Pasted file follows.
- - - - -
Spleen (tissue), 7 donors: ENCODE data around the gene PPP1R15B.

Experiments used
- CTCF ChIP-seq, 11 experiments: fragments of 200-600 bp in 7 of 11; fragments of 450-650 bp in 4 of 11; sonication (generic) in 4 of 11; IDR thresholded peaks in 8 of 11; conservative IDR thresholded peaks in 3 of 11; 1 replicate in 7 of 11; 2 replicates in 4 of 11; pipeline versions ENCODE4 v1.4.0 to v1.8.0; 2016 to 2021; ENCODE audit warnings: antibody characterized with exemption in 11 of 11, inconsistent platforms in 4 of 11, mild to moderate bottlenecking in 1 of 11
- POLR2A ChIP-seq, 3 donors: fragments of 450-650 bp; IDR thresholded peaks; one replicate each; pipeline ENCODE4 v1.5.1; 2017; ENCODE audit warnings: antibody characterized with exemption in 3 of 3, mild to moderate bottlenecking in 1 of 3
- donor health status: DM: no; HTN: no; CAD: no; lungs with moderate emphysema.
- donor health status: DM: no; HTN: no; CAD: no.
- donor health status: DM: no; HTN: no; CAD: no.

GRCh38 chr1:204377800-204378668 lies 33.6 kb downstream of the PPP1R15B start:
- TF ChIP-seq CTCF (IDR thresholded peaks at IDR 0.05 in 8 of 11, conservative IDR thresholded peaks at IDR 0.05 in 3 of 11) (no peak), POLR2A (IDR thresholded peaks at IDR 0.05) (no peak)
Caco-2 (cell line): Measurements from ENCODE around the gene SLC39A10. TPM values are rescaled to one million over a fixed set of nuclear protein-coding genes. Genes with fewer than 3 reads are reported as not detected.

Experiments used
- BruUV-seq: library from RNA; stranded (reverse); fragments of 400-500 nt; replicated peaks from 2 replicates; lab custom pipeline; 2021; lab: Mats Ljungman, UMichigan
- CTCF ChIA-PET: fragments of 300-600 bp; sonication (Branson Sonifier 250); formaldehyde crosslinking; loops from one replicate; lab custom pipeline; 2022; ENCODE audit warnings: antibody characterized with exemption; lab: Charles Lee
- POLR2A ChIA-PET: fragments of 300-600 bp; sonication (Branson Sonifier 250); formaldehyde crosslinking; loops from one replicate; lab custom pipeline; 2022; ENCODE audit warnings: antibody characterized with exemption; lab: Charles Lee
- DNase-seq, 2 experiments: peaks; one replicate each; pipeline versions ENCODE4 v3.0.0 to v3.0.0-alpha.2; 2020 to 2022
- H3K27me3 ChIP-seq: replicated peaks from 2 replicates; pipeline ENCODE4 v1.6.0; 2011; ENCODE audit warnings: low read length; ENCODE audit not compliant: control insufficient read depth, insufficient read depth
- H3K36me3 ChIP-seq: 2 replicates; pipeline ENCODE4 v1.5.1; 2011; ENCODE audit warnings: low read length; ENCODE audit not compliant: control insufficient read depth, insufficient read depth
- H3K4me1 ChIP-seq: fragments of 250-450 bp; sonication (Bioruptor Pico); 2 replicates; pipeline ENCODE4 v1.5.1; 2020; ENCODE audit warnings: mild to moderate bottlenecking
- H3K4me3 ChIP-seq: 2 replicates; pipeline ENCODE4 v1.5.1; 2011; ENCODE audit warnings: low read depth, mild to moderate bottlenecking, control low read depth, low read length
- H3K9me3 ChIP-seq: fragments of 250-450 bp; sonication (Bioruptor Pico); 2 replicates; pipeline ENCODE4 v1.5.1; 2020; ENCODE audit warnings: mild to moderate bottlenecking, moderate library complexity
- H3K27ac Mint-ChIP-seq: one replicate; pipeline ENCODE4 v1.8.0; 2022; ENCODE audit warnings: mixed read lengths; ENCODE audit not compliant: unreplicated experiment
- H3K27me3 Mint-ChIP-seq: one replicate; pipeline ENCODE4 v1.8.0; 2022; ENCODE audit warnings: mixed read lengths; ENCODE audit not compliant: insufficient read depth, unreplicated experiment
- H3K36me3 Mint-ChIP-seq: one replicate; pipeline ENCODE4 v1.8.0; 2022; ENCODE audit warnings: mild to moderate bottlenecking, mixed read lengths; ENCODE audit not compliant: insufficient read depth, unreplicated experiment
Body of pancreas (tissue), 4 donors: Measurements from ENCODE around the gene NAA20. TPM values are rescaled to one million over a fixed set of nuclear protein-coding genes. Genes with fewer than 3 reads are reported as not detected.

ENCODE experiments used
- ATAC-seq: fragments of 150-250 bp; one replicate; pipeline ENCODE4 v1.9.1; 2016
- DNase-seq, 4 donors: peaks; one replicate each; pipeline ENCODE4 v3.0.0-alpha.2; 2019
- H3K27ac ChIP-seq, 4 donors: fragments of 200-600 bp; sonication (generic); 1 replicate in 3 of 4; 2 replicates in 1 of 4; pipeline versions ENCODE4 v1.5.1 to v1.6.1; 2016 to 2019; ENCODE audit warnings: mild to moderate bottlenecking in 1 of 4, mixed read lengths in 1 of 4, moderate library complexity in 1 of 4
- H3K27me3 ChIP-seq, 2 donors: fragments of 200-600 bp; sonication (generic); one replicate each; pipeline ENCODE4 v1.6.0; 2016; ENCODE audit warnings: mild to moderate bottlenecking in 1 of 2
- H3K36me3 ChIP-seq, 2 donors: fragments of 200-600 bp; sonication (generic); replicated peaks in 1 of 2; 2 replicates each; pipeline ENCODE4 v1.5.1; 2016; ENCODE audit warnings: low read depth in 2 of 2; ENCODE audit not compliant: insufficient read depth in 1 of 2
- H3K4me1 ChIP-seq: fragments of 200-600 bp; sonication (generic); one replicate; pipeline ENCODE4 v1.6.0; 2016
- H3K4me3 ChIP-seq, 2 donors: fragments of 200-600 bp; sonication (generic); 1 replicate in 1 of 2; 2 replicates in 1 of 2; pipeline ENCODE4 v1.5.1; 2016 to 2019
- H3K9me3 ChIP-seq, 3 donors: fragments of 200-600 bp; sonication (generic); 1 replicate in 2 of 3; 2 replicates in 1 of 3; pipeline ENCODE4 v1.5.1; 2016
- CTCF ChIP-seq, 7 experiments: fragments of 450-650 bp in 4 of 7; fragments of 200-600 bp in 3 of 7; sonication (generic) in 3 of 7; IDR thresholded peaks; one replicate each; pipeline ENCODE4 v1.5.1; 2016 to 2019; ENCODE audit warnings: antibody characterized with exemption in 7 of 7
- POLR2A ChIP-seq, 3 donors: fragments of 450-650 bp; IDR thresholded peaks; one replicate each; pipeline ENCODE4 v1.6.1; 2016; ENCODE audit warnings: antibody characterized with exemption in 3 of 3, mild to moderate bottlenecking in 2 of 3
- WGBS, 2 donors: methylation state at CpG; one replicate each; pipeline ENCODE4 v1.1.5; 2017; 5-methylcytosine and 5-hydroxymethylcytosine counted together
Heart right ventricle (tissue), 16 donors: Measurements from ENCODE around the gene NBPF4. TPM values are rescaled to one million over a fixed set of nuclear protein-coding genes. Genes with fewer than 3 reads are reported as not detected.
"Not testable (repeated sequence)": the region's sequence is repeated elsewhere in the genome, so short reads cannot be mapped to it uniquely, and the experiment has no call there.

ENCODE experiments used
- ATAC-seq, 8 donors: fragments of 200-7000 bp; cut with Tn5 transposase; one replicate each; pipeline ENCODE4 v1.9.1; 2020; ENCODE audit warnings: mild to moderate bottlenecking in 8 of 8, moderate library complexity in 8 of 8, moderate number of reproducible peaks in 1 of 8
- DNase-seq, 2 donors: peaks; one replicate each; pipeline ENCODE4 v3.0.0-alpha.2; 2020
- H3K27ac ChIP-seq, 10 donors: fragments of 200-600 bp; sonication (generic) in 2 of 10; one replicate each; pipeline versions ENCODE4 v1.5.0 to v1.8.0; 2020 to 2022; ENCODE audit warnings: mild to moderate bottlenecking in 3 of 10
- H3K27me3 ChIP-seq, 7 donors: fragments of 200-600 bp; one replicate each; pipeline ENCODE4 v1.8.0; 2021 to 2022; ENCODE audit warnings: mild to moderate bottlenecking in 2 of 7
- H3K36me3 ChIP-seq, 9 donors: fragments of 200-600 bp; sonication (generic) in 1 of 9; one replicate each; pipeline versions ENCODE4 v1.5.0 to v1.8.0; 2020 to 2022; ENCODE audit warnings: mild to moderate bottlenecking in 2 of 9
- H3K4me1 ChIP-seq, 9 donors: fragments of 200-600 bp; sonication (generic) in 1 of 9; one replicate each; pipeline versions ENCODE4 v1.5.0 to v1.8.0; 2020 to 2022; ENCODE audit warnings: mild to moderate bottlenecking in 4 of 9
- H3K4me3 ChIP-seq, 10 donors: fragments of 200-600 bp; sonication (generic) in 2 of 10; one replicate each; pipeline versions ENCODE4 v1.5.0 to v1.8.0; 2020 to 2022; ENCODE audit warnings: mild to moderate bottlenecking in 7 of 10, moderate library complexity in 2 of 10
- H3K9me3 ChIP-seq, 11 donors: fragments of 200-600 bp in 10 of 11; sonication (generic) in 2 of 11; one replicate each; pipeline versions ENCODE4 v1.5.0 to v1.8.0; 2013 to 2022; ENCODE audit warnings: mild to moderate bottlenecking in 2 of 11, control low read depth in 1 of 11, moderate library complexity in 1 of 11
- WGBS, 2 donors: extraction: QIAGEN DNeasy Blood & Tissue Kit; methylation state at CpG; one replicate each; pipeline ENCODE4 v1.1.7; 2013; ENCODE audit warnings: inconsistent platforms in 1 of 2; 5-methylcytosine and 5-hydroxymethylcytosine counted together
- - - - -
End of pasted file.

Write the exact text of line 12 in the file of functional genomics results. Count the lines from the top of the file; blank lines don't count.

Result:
- BruUV-seq: library from RNA; stranded (reverse); fragments of 400-500 nt; replicated peaks from 2 replicates; lab custom pipeline; 2021; lab: Mats Ljungman, UMichigan